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Old 02-15-2021, 11:12 PM   #1
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new s15 spec r, what do?

hello! new to this forum. i just picked up a s15 spec r with 100k kms imported from japan to ontario canada.

I understand i probably need to tune the car to make up the difference of air/fuel. so the car already has a nismo catback exhaust and an intake. i'm thinking of doing intercooler and a downpipe before bringing it to a tuner!

now to tune the car do i need to update the ecu? i'm trying to do research but can't find much on this topic. it seems like i need to get a standalone just to do a simple dyno tune.
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Old 02-15-2021, 11:49 PM   #2
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It sounds like the car is basically stock, and that you might not have a good grasp on tuning. If the afr is wonky, then you have an issue that needs to be resolved with your car, not with the oem cpu parameters.

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Old 02-15-2021, 11:51 PM   #3
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Also, none of those things ~really~ need to be tuned for. You'd end up spending several hundred dollars for maybe 10hp. Keep reading, and figure out what you want to do with this car, then research and plan accordingly.

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Old 02-16-2021, 12:53 AM   #4
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hey, i just want to tune it for realibilities sake rather than performance, i want to do some track days here and there but next year i'd like to go on a bigger turbo setup. nothing crazy.

i figure if i do a tune the tuner can make sure afr is good all around.
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Old 02-16-2021, 12:55 AM   #5
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Ooor you could just put that $600+ towards a new turbo, instead of throwing it in the trash.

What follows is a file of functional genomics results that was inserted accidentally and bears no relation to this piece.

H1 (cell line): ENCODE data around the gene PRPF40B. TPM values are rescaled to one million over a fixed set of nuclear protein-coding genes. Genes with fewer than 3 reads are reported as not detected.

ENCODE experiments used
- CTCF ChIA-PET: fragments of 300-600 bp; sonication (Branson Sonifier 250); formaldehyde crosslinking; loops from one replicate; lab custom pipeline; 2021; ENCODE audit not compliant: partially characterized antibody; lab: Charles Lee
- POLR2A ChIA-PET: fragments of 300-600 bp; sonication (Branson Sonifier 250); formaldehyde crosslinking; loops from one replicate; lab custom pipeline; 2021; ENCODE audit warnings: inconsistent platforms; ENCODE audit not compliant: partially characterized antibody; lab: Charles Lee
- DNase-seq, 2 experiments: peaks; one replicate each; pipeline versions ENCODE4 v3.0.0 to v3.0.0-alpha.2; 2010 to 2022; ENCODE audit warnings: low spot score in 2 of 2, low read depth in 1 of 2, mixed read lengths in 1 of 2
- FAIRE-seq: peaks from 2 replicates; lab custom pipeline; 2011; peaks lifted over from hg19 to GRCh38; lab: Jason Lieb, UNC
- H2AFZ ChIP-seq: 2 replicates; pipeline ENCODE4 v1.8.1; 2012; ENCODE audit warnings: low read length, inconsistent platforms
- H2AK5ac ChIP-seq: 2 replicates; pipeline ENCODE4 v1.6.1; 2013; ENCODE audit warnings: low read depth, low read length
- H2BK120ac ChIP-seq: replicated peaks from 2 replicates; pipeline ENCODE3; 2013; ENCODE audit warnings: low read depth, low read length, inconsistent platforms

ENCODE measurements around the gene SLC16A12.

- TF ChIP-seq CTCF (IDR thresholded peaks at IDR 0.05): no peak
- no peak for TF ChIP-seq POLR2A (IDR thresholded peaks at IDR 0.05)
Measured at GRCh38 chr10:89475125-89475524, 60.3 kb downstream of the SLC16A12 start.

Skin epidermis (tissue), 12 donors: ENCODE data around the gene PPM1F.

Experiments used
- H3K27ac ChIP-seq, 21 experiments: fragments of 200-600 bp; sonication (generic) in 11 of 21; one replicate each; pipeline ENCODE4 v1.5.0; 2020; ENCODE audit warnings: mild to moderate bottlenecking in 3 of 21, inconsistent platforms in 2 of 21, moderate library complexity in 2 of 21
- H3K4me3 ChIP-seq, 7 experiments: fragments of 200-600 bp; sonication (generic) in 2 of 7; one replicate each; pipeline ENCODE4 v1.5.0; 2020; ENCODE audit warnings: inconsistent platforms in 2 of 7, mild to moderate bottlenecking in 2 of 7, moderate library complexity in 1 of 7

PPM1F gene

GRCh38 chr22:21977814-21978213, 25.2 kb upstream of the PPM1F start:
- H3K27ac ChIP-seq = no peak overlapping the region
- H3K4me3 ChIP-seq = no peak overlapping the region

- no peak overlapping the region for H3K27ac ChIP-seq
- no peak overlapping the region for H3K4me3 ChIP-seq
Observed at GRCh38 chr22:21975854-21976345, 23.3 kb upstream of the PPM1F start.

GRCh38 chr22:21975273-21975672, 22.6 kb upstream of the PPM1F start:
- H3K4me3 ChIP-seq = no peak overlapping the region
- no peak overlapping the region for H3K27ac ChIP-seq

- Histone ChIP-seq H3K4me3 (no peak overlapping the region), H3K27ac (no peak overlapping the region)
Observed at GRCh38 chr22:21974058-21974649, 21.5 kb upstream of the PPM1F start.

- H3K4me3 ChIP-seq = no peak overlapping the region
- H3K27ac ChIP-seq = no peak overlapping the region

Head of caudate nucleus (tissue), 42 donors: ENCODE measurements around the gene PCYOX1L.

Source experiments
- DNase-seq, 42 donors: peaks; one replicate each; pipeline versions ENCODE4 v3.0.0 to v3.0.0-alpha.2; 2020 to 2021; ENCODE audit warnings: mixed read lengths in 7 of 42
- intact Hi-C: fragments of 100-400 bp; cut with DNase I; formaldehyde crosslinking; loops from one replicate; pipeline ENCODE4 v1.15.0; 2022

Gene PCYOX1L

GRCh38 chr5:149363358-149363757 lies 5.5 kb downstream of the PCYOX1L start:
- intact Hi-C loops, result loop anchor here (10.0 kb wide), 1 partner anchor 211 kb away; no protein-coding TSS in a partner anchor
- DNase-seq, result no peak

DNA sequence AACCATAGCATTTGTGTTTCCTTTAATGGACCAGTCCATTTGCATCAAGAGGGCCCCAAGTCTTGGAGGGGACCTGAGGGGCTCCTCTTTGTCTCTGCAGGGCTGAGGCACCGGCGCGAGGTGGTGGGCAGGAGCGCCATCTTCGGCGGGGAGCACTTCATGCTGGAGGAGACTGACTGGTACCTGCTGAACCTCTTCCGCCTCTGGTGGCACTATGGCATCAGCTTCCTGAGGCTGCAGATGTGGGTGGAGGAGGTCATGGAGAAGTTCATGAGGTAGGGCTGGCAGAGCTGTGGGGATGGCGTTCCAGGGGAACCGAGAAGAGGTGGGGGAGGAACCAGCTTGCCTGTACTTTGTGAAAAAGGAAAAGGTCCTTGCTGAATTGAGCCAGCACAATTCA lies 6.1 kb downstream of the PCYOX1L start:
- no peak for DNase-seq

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Old 02-16-2021, 12:57 AM   #6
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Stock s15 is going to have issues on the track regardless of your tune. Depending on your motorsport level, you should be looking at suspension and brakes long before a tune.

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Old 02-16-2021, 01:00 AM   #7
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I misread you saying "track day" and thought you said you were going to track it. However, you will still run into issues with brake fade and body roll way before you run into engine reliability. Also, regardless you still need to have something to tune, as the OEM ecu is not tuneable as-is.

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Old 02-16-2021, 01:05 AM   #8
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would you recommend a link ecu? i already got bc coils on it and i'm planning to do rotors and track pads, along with fluids too. i know my way around setting up cars for the track i'm just new with the s15/sr20 platform.
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Old 02-16-2021, 04:31 AM   #9
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I don't have any personal experience with Link. I know many people that run them and they get good results. I have heard they don't have very good customer service or very regular updates, though and also that their software isn't the best and kind of outdated (that's coming from my local shop which happens to be pretty famous fkr their record breaking Evos). Personally I prefer Haltech, but have been very interested in the EMU black from ECU Masters. The price to value is ridiculously good, and I have yet to hear anything negative about it.

But in all honesty, it really comes down to who you plan on having your car tuned by. Find a shop that you want to do business with and then ask them what platforms they tune, which they prefer, and which they recommend based on your circumstance.

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Old 02-16-2021, 08:46 AM   #10
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A tunable ECU is never a bad idea, especially for checking engine health and fine adjustments for Canadian fuel/elevation. Plus, when power gains become more of a priority, you'll already be set up for it ECU wise. From what I've learned, the Link seems to be the best drop in style of ECU right now. Combines the ease of a Power FC, but has modern fail safe parameters built in that the Apex'i unit doesn't.

As far as the SR, cooling is the biggest thing with these engines. Radiator, new water pump, fresh coolant flush, and a thermostat are big on the list. The clutch fan gives the most consistent temps, but takes up more space..so it's a trade off. If you can afford it, a good oil cooler setup will help.

Valve float/colapsed lifters is more common on the older SR's, but still something to look into even on the S15 model.